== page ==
Her parents and coaches kept the news a secret from Carley and surprised her at the SCSSA Christmas party. In front of her fellow shooters, Carley’s coach called her to the front and presented her with her development team invitation letter and her Olympic team jacket.

“It was so exciting,” Bob said. “There’s only 12 or 14 girls—maybe not even that many—on the national development team today, so for her to be part of that is a huge accomplishment.”

As a member of the Olympic development team, Carley receives invitations to compete in shooting events across the country. In addition, Carley is able to stay at the Olympic training center for free when she travels. There, she can practice from dawn to dusk with free ammo and rifle testing.

SMALLBORE 101

Carley primarily competes in smallbore rifle shooting, a discipline within the large umbrella of shooting sports. In smallbore, Carley fires a .22 bolt-action rifle at a target anywhere from 50 feet to 50 meters away. Smallbore has three shooting positions: standing, kneeling and prone.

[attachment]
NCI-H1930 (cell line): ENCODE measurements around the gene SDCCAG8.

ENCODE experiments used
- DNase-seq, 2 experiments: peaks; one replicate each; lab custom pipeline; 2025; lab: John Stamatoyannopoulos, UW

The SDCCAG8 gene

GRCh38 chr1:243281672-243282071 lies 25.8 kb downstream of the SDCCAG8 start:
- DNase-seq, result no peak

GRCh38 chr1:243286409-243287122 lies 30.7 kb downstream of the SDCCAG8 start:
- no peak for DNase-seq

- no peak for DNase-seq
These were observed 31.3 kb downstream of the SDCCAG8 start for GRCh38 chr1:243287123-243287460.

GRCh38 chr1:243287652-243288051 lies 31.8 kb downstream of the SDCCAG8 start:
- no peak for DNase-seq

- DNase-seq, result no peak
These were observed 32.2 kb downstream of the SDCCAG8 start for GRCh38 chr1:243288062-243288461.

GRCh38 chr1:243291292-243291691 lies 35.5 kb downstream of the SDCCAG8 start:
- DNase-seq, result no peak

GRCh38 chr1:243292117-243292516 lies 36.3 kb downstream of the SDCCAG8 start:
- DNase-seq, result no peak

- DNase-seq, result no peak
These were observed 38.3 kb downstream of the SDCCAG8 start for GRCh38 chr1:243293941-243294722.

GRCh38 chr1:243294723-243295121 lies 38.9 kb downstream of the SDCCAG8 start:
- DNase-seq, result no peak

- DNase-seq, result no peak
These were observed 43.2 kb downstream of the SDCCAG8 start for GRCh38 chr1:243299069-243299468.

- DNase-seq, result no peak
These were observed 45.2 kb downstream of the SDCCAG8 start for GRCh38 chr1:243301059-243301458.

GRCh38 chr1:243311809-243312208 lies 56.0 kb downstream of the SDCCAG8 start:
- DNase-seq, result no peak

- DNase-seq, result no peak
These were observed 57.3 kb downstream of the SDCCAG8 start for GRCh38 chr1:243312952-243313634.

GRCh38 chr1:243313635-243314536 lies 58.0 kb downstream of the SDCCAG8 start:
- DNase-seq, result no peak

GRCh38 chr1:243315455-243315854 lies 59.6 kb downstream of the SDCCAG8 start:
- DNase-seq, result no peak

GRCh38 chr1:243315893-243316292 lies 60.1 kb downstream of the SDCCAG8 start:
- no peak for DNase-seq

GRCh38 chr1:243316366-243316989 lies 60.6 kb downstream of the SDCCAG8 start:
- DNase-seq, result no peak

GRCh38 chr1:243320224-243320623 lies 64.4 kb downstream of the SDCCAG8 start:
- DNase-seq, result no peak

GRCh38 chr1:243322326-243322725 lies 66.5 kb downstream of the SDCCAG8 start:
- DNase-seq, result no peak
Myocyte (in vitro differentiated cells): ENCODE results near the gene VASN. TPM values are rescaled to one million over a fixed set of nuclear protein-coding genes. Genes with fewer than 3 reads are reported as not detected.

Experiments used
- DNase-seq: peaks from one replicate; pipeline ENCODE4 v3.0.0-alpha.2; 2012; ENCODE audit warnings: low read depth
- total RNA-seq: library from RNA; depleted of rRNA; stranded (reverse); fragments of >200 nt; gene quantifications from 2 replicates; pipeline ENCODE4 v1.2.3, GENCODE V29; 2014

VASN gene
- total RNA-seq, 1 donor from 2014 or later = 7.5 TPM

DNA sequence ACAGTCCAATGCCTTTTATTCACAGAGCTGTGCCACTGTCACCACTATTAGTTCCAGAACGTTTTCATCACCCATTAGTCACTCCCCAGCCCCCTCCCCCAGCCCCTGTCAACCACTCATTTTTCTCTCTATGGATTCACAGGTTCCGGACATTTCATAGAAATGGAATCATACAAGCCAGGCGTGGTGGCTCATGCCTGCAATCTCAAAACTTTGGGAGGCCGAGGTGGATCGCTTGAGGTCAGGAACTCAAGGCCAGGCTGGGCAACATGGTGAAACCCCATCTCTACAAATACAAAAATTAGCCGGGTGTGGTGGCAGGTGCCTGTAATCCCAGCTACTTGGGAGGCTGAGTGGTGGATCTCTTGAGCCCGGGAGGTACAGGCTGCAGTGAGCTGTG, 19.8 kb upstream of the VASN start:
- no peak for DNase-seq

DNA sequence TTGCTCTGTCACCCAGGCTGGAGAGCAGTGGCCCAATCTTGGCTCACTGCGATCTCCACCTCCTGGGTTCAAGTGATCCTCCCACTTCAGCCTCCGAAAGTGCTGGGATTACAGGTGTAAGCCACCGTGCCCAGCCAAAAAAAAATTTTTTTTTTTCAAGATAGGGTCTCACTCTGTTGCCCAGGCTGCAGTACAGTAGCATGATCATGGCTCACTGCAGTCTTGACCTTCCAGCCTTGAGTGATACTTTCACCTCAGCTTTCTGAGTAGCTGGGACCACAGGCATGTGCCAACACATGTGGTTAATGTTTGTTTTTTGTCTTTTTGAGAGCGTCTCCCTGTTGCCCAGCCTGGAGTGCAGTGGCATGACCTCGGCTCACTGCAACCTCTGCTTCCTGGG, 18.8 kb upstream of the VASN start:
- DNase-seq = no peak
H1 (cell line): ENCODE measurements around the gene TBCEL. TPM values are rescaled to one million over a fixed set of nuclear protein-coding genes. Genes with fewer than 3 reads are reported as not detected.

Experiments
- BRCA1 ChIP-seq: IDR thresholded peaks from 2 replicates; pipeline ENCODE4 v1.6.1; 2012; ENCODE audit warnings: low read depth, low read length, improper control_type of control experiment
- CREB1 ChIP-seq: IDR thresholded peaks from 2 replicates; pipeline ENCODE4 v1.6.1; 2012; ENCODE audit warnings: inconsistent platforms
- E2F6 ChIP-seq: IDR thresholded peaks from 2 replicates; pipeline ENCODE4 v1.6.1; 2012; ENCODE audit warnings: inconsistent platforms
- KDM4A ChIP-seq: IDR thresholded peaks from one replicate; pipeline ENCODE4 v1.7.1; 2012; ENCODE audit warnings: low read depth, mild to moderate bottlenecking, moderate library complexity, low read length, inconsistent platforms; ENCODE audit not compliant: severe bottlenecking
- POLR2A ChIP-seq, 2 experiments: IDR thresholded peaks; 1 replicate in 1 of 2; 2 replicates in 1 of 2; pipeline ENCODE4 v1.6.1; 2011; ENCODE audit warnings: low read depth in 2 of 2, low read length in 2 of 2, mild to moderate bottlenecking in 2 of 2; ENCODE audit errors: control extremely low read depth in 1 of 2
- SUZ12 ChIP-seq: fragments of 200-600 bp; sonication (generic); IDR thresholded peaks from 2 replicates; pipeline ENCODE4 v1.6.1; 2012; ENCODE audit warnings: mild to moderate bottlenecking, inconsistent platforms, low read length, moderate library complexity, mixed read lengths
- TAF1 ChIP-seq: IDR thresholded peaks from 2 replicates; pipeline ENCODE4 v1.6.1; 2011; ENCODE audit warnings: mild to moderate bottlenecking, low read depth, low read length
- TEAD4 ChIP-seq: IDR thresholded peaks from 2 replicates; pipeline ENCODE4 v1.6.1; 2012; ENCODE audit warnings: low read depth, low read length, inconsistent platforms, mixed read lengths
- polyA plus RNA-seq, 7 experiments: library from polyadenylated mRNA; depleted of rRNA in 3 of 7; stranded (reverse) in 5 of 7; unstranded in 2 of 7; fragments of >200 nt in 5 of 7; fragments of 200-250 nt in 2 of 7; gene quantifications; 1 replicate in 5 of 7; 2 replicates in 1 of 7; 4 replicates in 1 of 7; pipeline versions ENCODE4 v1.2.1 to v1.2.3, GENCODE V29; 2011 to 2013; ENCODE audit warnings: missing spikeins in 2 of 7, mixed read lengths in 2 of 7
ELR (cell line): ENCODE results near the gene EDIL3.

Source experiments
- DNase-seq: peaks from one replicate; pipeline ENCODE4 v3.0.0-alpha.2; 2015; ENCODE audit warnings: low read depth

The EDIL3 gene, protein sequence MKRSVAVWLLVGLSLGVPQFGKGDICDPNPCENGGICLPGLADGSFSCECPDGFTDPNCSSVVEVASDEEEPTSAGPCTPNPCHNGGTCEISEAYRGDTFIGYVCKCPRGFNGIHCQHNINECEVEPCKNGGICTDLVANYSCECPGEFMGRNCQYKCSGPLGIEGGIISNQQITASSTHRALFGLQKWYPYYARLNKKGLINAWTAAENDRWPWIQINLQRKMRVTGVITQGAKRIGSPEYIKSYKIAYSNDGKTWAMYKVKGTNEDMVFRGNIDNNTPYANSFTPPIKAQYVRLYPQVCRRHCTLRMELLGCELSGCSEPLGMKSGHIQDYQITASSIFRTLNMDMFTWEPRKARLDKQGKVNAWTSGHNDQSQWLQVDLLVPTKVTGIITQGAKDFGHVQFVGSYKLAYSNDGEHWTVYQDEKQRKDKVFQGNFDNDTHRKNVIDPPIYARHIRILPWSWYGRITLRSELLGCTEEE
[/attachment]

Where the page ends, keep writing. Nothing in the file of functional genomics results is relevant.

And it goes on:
In a single smallbore match, a shooter will take 60 shots, 20 shots in each position over the course of an hour and 35 minutes. According to Carley, the time management is one of the most important skills in competitions.

“You have to be very quick, but very precise, but not so quick that you’re running around and you’re freaking out,” Carley said.